Ever since President Obama's speech last week explaining his Libya policy, there has been much talk among pundits about a supposed "Obama Doctrine." The president, however, has steadfastly resisted such a characterization. There is no Obama Doctrine, he says. While I have many doubts about the wisdom of Obama's actions in Libya, he undoubtedly is right to resist attempts to straightjacket him with a doctrine.
Ever since Secretary of State John Quincy Adams in 1823 developed what became known as the Monroe Doctrine, Americans have become accustomed to foreign policy doctrines. In the years since World War II, we've seen a veritable explosion of such doctrines—the Truman Doctrine, the Eisenhower Doctrine, the Carter Doctrine, the Reagan Doctrine—and those are just the ones that caught on.
In each case, a specific foreign policy situation gave rise to general statement of policy meant to guide American diplomacy in other cases as well. Today, numerous voices are trying to do the same thing. But the problem with doctrines is that they tend to encourage doctrinaire behavior.
The Monroe Doctrine, for example, was prompted by American concern that the states of Latin America, which had recently become independent of Spain, might fall once again under control of European powers. The first of the American doctrines was meant to deter any such attempt by expressing American opposition:
“the American continents … are henceforth not to be considered as subjects for future colonization by any European powers.”
While it was Britain's opposition (and the ability of its navy to make good on that policy) that was the more effective deterrent, the statement also proclaimed an American sphere of influence in the western hemisphere. Eighty years later, Teddy Roosevelt transformed that doctrine into a justification for American intervention in the same states the original doctrine was designed to protect from European intervention.
More recently, the Truman Doctrine had similar unintended consequences. His speech to Congress in March 1947 was prompted by specific circumstances—the need to bolster Greece and Turkey in the face of pressure from communist forces. But the administration took the opportunity to proclaim what became known as containment:
“I am fully aware of the broad implications involved if the United States extends assistance to Greece and Turkey … I believe that it must be the policy of the United States to support free peoples who are resisting attempted subjugation by armed minorities or by outside pressures.”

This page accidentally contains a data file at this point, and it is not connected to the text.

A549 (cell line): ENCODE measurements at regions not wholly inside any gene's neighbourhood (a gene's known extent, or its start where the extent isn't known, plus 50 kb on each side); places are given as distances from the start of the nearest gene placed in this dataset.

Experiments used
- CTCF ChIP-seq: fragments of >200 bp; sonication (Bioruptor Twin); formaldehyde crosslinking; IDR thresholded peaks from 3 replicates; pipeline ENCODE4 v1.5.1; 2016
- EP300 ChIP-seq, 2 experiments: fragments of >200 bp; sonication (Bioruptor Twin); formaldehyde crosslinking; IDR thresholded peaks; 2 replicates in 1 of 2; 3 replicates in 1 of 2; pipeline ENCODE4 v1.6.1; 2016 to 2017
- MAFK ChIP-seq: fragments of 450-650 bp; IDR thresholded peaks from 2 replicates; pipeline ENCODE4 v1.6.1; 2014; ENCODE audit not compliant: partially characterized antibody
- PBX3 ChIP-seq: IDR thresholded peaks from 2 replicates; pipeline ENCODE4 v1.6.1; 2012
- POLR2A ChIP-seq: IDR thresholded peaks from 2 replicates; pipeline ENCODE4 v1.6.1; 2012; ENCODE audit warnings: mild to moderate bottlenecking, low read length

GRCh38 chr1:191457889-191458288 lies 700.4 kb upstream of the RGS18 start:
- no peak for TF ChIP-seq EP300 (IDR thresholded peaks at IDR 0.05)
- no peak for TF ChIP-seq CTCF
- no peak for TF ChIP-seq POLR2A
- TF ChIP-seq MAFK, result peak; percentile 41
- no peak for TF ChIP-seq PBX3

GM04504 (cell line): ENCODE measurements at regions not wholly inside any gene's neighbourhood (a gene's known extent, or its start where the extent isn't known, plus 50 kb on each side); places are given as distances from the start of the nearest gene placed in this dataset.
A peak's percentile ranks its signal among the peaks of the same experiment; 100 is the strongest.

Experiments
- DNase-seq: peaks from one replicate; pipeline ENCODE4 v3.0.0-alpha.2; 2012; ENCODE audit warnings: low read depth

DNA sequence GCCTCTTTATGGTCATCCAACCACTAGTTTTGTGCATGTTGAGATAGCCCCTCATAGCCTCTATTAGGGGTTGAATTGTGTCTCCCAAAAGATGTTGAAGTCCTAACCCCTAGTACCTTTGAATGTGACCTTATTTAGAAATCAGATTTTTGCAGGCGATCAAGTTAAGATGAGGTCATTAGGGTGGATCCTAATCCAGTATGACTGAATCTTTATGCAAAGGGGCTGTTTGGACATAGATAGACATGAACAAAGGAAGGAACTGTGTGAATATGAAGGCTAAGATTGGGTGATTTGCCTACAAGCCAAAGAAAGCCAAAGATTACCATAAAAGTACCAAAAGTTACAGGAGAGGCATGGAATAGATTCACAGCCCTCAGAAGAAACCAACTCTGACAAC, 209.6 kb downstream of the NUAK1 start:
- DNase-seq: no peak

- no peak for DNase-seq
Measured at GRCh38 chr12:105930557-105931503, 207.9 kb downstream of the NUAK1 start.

The universalism of that statement went well beyond the immediate needs of the moment, and was meant to send a general message that the U.S. would resist further communist expansion in Europe.
But it did not specify Europe. It did not distinguish between vital and peripheral interests. Years later, as communists made gains in Vietnam, the existence of this "doctrine" helped to constrain the actions of future administrations. The father of containment, State Department official George F. Kennan, never intended the policy to apply to a far-off state in southeast Asia. Twenty years after Truman's speech, 500,000 American soldiers were in Vietnam.
These are the kinds of unintended consequences that doctrines can produce, and that's exactly what Obama was trying to avoid by so carefully resisting any implication that his actions in Libya are some kind of precedent for future policy.
One of the voices calling for a doctrine is former Democratic senator and presidential candidate Gary Hart: "now would be a good time President Obama to announce an 'Obama Doctrine' similar to the Truman Doctrine … We cannot simply respond in ad hoc fashion to these local and regional crises." Ironically, Hart cut his political teeth as a campaign official in George McGovern's anti-Vietnam war presidential campaign in 1972, and is now calling for a new doctrine that could well create pressure for another Vietnam.
Obama has learned this particular historical lesson better than that. He may well yet be proven wrong in Libya, but he has been right to resist a doctrinaire foreign policy that might wrongly restrict his future options and those of his successors.